Water conflict between Iran and Afghanistan

Islamists are quarreling over Helmand River

The Shiite-Islamist regime in Iran and the Sunni-Islamist Taliban in Afghanistan are not only fighting for control over the region, but also for access to water. “In this long-standing conflict over rights regarding the border river Helmand, we can see how water is used as leverage and how minority groups are instrumentalized,” explained Dr. Kamal Sido, Middle East Consultant of the Society for Threatened Peoples (STP). Ebrahim Raisi, President of the Islamic Republic of Iran (IRI), recently threatened to “defend the water rights of the Iranian people” at the border river Helmand “by all available means”. Primarily, Iran wants to send Iranian water experts to Afghanistan to monitor the water levels of 1,150-kilometer-long Helmand River, which originates in the Hindu Kush mountains in Afghanistan. “The Taliban are not willing to accept that. They fear that Iran could use the issue to strengthen its presence in Afghanistan,” Sido explained. “Although both parties are Islamist regimes, there are several conflicts going on between them – also over religious issues. Thus, both sides are instrumentalizing minority groups for geopolitical power play. As a consequence, the affected minority groups are threatened with even more repression.” The Taliban are accusing the Iranian regime of supporting the Shiite minority of the Hazara in Afghanistan, while Iran has been implying connections between the Taliban and Islamist militias in Iran.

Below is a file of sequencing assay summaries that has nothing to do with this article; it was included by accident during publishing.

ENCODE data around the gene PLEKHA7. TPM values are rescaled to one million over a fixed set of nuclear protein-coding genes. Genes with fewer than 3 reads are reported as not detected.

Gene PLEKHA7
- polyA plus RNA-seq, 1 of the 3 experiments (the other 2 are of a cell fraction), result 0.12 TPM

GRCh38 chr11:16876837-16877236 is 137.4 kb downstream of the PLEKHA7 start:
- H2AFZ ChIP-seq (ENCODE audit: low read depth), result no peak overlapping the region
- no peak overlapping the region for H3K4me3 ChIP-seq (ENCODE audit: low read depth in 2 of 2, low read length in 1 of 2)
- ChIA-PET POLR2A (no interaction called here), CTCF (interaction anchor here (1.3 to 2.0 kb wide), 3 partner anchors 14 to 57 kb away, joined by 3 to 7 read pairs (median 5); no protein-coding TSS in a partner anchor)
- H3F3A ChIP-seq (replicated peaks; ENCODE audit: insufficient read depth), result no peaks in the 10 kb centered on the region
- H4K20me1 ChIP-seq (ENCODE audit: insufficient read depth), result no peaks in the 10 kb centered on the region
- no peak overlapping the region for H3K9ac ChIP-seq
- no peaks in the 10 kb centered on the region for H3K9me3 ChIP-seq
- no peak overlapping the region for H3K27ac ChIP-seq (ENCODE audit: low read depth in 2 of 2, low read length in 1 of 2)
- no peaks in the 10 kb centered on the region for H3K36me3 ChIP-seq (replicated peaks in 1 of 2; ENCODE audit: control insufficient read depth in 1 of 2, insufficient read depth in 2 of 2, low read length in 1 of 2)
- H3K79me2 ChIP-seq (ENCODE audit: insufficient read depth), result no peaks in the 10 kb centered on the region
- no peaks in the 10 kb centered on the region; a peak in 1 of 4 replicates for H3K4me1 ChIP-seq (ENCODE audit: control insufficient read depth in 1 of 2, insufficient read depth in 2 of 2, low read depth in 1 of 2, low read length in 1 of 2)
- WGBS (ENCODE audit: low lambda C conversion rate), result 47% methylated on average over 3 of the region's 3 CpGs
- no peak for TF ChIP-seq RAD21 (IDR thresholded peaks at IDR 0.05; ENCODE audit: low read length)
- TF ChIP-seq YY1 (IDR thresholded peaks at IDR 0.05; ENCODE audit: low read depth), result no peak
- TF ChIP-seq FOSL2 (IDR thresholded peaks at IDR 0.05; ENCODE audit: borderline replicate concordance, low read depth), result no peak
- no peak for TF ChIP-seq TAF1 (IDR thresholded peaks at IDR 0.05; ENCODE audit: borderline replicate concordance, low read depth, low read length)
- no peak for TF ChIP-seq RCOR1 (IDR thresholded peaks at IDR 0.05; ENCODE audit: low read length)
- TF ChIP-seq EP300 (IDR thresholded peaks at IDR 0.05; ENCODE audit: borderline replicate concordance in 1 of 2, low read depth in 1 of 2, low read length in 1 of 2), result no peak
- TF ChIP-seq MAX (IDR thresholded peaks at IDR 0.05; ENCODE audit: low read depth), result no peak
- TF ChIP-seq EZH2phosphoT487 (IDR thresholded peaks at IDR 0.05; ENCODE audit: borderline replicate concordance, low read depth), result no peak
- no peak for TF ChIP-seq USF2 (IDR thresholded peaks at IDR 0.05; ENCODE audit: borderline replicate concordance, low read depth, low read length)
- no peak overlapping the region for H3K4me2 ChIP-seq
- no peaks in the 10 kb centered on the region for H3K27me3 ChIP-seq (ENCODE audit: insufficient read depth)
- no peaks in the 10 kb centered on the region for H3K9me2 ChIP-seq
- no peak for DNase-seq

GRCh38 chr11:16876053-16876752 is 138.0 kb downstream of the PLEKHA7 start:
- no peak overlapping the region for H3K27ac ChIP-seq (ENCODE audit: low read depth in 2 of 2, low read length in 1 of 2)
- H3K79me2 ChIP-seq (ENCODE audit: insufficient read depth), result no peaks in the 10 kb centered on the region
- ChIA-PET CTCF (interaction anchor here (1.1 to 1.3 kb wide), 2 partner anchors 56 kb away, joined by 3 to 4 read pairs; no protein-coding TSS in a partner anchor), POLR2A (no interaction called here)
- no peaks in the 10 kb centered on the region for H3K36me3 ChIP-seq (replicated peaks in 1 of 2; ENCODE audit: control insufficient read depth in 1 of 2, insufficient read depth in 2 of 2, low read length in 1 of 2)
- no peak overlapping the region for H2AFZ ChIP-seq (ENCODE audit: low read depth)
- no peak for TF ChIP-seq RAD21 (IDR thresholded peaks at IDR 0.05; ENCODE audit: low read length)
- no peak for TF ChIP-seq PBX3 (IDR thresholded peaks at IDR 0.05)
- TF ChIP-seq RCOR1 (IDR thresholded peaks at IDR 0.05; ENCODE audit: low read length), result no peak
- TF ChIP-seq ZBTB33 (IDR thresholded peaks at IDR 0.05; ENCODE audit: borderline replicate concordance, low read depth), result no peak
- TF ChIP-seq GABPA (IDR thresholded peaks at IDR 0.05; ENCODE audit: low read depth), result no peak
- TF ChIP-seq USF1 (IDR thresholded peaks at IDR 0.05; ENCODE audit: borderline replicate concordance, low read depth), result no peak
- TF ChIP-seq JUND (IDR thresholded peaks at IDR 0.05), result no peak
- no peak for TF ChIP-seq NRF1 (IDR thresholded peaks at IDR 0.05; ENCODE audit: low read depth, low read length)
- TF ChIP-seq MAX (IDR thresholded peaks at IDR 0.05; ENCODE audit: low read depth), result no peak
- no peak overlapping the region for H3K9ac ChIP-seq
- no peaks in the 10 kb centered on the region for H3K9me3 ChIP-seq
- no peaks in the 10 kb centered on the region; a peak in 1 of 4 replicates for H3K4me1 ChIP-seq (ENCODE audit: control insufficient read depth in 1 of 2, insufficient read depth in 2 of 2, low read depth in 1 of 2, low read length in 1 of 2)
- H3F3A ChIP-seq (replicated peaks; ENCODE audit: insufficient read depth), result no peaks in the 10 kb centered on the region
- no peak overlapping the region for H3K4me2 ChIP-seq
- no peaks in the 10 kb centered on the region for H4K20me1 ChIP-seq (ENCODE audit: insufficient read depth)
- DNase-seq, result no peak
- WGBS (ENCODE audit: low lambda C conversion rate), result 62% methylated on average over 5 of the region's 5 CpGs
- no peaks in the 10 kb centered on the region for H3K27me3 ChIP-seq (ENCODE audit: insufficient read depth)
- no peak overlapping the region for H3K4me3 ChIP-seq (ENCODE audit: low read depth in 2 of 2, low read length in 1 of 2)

Further, it is to be feared that access to water will be used as a means to assert geopolitical interests in this region of the world as well. “In early April, I visited the Tigris in Baghdad – and the Euphrates in Syria in May. I visited a dam on the Euphrates, near Raqqa. There, I was able to see how little water is still left in the reservoir and how threatening the situation is,” Sido added. Here, NATO member Turkey is using control over Syrian rivers as a weapon against the Kurdish people and other minority groups. “Helman River, the Euphrates, the Tigris, the Nile, or Jordan River… water is the basis of all life, and it must not be used as leverage. All states must respect existing contracts, and open questions must be settled peacefully in the interests of everyone involved,” Sido demanded. In times of ongoing drought, in which humanity is struggling with the consequences of climate change, water resources must be shared fairly.
Against the background of the prolonged drought and the inadequate water management in the Middle East and the Near East, the entire region has to deal with conflicts over water: between Egypt and Ethiopia over the water resources of the Nile – and between Israel and Jordan over the water resources of River Jordan. The conflicts between Turkey, Syria, and Iraq over the waters of the Euphrates and the Tigris have been going on for quite a while already.